During this time, the secondary fermentation – malolactic fermentation for all you oenophiles – takes place. The tapered shape of the vessel ensures that the lees (a muddy sediment of particles and dead yeast cells) settle at the pointed end of the qvevri, so that their contact with and impact on the new wine is minimal. Special utensils are used to extract the wine from the vessel, where it is then bottled, sometimes after a transfer to an intermediate vessel. The residue that remains in the original qvevri is also removed and used as a ‘starter’ for the double distillation of a high-proof pomace liquor called chacha, similar to grappa in production, but with both vodka- and brandy-like characteristics that, at least for me, makes it far more palatable than grappa. If you go to Georgia, trying at least a sip of its native spirit is a must. I could scarcely tolerate the homemade hooch, which is a blistering 70% alcohol, but the
oak-aged commercially produced version, usually weighing in at about 50% alcohol, is much better.
If you’re a lover of the vine, this alone will make a trip to Georgia worth your while. Of course, there is a lot more to see and do here, but wine truly saturates the fabric of the country. Every Georgian I met was more than happy to engage at length in wine-focused banter. Most wine shops have several (if not dozens) of bottles opened and ready to sample, and the proprietors were always delighted to serve up both tastings of their offerings and a mini-education. I learned plenty about Saperavi and Rkatsiteli, the most important Georgian grape varieties (red and white, respectively).
I also learned to keep an eye out for the plush Usakhelauri wine varietal, a scarce, naturally semi-sweet red grape that’s considered the premier wine grape of Georgia. In a very good year, maybe only 1,000 bottles of Usakhelauri wine will be produced nationwide, so limited is the land available for this particular varietal. I got to sample it while touring the beautiful Khareba winery in the famed Kakheti region. It was also here where I perhaps rather naïvely asked the young lady serving as our guide if she enjoyed wine when she wasn’t working. Her response, delivered with a winsome smile as she swirled her glass of inky, ruby-coloured Saperavi, was unrehearsed perfection: “Without wine, I would not be Georgian.”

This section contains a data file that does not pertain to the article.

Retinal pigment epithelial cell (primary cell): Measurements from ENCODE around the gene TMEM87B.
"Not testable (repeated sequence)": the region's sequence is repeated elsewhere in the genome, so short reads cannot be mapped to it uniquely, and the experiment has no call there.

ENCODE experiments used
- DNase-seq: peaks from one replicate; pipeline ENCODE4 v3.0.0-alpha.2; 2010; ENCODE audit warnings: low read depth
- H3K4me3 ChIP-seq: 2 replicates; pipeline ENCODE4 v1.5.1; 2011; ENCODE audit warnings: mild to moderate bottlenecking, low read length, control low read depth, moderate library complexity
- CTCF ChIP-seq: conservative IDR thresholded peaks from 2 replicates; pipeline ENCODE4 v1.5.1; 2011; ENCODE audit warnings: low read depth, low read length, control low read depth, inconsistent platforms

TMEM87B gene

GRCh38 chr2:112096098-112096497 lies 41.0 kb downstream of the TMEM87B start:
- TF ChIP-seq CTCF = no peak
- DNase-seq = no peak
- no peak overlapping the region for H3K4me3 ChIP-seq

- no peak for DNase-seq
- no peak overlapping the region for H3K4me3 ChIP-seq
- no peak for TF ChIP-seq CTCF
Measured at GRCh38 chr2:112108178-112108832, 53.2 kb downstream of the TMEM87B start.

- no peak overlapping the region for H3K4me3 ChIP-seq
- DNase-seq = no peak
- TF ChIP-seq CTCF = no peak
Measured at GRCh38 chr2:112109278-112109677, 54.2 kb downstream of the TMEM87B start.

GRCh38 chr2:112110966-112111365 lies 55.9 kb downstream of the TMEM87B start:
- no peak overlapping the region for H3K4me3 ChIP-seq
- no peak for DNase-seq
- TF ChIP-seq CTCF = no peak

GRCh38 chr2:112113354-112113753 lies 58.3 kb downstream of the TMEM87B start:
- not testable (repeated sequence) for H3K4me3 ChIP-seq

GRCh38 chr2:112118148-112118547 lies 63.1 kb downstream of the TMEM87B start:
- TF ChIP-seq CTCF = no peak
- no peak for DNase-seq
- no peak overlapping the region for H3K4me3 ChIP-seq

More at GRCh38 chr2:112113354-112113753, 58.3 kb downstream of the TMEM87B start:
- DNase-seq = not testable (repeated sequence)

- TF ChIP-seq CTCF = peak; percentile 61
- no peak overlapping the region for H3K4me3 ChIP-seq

Georgia’s capital city is a textbook study in contrasts. Tbilisi, which was established late in the fifth century, is possessed of a deep and fascinating history, and there are visual cues of this everywhere you look, with the medieval and neoclassical architecture balanced and offset at once by art nouveau, modern and post-modern expressionism, and a handful of Stalin-era edifices which often reflect the austerity and utilitarian nature of that period, though some are admittedly intriguing. And dotting the city at seemingly regular intervals are the distinctive churches of Georgia’s dominant Eastern Orthodox Christian religion. We loved our time in Tbilisi, a bustling small city that, as much as any other in the region, sits at the crossroads between Western Asia and Eastern Europe.
Hillside scene in Old Tbilisi
Since the collapse of the Soviet Union in 1991, which was immediately followed by an almost absurdly brief two-week civil war, Tbilisi endured years of rampant crime and corruption, patchwork infrastructure, and a crumbling economy. It took over a decade before an electoral uprising in 2003, the so-called Rose Revolution, saw Tbilisi begin to truly recover and stabilise. Today, the passage of another 15 years have wrought considerable improvement in the state of things, and the city feels vibrant, safe, and appealing. Old Tbilisi is a magnet for tourists, boasting the ancient fourth century hilltop fortress of Narikala, one of the many enjoyable sights we took in on several successive days of
walking tours. Taking the inexpensive cable car, built in 2012, high over the Mtkvari River and enjoying the stunning views from the top before visiting Narikala was definitely a Tbilisi highlight.